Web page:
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  Table of Contents  
Year : 2011  |  Volume : 32  |  Issue : 1  |  Page : 44-46

Successful treatment of cerebral toxoplasmosis with cotrimoxazole

1 Department of Microbiology, Krishna Institute of Medical Sciences University, Karad, Maharashtra, India
2 Department of Medicine, Krishna Institute of Medical Sciences University, Karad, Maharashtra, India

Date of Web Publication19-May-2011

Correspondence Address:
Virendra C Patil
Department of Medicine, Krishna Institute of Medical Sciences University, Karad, Dhebewadi Road, Karad Dist: Satara, Maharashtra-415110
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Source of Support: None, Conflict of Interest: None

DOI: 10.4103/0253-7184.81255

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Cerebral toxoplasmosis is an acquired immunodeficiency syndrome (AIDS)-related infection and is one of the causes of CNS mass lesions in AIDS. Toxoplasmosis is the most common cerebral mass lesion encountered in HIV-infected patients, and its incidence has increased markedly since the beginning of the AIDS epidemic. Cerebral toxoplasmosis is associated with high mortality and morbidity in patients with acquired immunocopromised state. We are reporting a case of cerebral toxoplasmosis presented with status epileptics and treated with cotrimoxazole. Refractory status epilepsy was controlled with intravenous levetiracetam, which has a unique drug profile.

Keywords: AIDS-related infection, cerebral toxoplasmosis, CNS mass lesions, HIV

How to cite this article:
Patil HV, Patil VC, Rajmane V, Raje V. Successful treatment of cerebral toxoplasmosis with cotrimoxazole. Indian J Sex Transm Dis 2011;32:44-6

How to cite this URL:
Patil HV, Patil VC, Rajmane V, Raje V. Successful treatment of cerebral toxoplasmosis with cotrimoxazole. Indian J Sex Transm Dis [serial online] 2011 [cited 2021 May 6];32:44-6. Available from:

   Introduction Top

Toxoplasmosis is a disease caused by an obligate intracellular protozoal parasite and human infection usually occurs via the oral or transplacental route. [1] Consumption of raw or undercooked meat that contains viable tissue cysts (principally lamb and pork), direct ingestion of oocysts from contaminated soil and water and consumption of unwashed vegetables are common sources of infection. Infection has also been reported in individuals who drink unpasteurized goat's milk. In adults, most Toxoplasma gondii infections are subclinical, but severe infection can occur in patients who are immunocompromised, such as those who have acquired immunodeficiency syndrome (AIDS) and malignancies. [2],[3] Affected organs include the gray and white matter of the brain, retina, alveolar lining of the lungs, heart and skeletal muscle.

   Case Report Top

A 40-year-old male patient with history of retroviral disease was referred to Krishna Institute of Medical Sciences with chief complaints of right focal convulsions with secondary generalization in status epileptics. In emergency department patient was clinically assessed, intubated and transferred to intensive care unit for further management. On examination patient was in status epileptics with pulse rate of 90 beats per minute and blood pressure of 80/50 mmHg. On auscultation bilateral crepitations in both lung field, right side more than left with no cardiac murmur. In intensive care unit (ICU) patient was put on mechanical ventilator and treatment started for status epilepsy according to the standard protocol. As patient was in hypotension and with respiratory depression we gave parenteral levetiracetam as an anticonvulsant; within 25 minute patient's seizures were controlled. Then patient was shifted for MRI of brain which showed well-defined intra-axial lesion involving left thalamus internal capsule, right side of the pons and basal ganglia with cystic area (necrosis) and target pattern of enhancement. Smaller area of focal nodular enhancing lesion in both occipital lobes left more than right with perilesional edema was seen [Figure 1]. Above-mentioned lesion in brain with immunocompromised state diagnosis of cerebral toxoplasmosis was favoured. Patient was put on ceftriaxone, metronidazole, mannitol, levetiracetam, cotrimoxazole (trimetoprim-sulfametoxazol), antiretroviral drugs, folic acid and proton pump inhibitor. Over 3 days patient was weaned off from the ventilator and extubated. Then patient was transferred to the ward. After 21st day of admission repeat C.T. of brain was done which showed near total disappearance of cerebral toxoplasmosis lesions with normal C.T. of brain [Figure 2]. Patient was discharged from hospital in an ambulatory state. He was advised to continue antiretroviral drugs, cotrimoxazole prophylaxis and anticonvulsant drug.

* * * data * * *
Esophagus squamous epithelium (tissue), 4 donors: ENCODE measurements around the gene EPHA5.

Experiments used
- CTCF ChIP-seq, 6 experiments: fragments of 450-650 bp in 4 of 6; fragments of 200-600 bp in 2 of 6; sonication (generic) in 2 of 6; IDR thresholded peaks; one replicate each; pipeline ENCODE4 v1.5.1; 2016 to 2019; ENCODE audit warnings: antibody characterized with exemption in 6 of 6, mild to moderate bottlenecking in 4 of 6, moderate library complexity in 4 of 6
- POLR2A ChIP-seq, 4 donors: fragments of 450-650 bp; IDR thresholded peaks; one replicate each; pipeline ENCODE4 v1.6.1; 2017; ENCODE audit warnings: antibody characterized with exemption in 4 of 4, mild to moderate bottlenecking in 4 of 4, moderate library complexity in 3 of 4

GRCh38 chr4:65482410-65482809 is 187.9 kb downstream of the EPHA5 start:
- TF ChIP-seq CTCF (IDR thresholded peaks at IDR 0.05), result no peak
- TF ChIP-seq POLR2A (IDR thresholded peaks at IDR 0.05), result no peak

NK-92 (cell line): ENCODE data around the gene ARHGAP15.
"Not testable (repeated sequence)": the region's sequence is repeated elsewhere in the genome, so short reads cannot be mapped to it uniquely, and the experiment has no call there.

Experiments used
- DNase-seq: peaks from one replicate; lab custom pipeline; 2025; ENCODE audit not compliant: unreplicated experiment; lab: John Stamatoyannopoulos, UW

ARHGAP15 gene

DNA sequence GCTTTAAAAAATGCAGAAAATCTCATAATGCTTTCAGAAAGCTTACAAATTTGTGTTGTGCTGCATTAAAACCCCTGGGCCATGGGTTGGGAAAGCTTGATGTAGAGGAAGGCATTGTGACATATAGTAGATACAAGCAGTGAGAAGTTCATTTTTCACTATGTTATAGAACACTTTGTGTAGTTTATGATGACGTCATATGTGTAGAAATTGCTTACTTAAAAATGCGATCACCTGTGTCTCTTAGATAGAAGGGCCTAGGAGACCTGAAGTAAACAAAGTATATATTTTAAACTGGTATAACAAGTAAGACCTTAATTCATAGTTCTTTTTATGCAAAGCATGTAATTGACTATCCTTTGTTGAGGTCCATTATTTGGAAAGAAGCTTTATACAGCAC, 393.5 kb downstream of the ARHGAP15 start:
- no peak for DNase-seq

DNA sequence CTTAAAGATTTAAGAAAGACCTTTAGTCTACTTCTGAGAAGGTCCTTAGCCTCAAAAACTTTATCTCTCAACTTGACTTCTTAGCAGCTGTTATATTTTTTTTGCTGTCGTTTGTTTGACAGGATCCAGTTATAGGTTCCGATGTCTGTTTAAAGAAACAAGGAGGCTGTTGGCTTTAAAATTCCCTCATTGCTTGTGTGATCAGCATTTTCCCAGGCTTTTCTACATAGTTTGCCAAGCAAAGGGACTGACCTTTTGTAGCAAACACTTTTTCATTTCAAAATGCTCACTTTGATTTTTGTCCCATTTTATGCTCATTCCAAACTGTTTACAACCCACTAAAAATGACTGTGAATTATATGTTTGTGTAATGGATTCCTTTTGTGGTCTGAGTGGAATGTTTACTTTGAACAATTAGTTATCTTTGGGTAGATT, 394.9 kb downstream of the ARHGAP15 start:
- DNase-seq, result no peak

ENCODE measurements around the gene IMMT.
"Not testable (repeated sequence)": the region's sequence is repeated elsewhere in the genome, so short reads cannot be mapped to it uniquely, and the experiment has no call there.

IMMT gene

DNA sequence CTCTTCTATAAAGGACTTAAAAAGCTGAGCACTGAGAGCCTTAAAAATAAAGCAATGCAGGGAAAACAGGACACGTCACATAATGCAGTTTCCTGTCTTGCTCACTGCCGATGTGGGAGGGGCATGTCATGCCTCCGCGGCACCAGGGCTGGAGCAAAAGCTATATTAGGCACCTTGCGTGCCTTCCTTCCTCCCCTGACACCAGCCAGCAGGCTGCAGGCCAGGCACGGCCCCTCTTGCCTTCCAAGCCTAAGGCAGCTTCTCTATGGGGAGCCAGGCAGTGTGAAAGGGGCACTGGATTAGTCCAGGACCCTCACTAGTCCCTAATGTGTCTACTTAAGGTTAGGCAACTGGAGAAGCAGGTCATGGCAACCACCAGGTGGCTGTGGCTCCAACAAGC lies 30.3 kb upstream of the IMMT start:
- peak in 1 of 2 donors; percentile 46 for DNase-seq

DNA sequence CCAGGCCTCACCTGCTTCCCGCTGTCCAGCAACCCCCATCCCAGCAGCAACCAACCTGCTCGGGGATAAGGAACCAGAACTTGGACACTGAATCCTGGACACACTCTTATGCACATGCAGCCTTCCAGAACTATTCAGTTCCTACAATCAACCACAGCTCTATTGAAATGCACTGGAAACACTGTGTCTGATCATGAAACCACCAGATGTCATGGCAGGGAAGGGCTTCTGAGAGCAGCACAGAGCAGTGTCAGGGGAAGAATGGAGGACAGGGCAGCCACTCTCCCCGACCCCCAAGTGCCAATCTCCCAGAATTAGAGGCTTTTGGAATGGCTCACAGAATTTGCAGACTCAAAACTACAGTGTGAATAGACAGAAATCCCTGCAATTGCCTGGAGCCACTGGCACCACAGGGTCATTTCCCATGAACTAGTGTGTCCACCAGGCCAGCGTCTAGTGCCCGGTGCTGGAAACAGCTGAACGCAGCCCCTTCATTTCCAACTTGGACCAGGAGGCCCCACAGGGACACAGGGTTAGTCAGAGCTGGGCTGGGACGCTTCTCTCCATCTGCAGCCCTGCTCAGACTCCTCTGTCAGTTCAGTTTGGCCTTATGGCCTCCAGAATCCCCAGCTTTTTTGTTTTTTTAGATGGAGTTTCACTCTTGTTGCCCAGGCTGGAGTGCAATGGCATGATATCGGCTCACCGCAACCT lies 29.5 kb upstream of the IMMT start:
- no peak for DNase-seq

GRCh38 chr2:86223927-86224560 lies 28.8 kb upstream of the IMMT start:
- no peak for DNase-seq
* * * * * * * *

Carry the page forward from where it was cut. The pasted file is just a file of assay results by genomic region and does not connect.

Figure 1: MRI of brain showing well-defined intra-axial lesion involving left thalamus internal capsule, right side of the pons and basal ganglia with cystic area (necrosis) and target pattern of enhancement

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Figure 2: C.T. of brain after treatment

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   Investigation Top

Haemoglobin (Hb): 10.5 gm%, Total count (TC): 1600 cmm, CD4+ count: 87/μl, blood glucose level (Bsl): 102 mg%, serum creatinine: 1.2 mg%, serum sodium (Na + ): 139 meq/l, serum potassium (K + ): 4.3 meq/l. Liver function tests were with in normal limit. Chest radiograph was suggestive of aspiration pneumonitis. HIV test for HIV-1 was reactive by ELISA confirmed by Western blot test. MRI brain which was showing well-defined intra-axial lesion involving left thalamus internal capsule, right side of the pons and basal ganglia with cystic area (necrosis) and target pattern of enhancement. Smaller area of focal nodular enhancing lesion in both occipital lobes left more than right with perilesional edema favours diagnosis of cerebral toxoplasmosis [Figure 1]. CSF studies were within normal limits. Toxoplasma serology revealed raised IgG antibody levels of 79 IU/ml. Repeat C.T. of brain was within normal limits [Figure 2].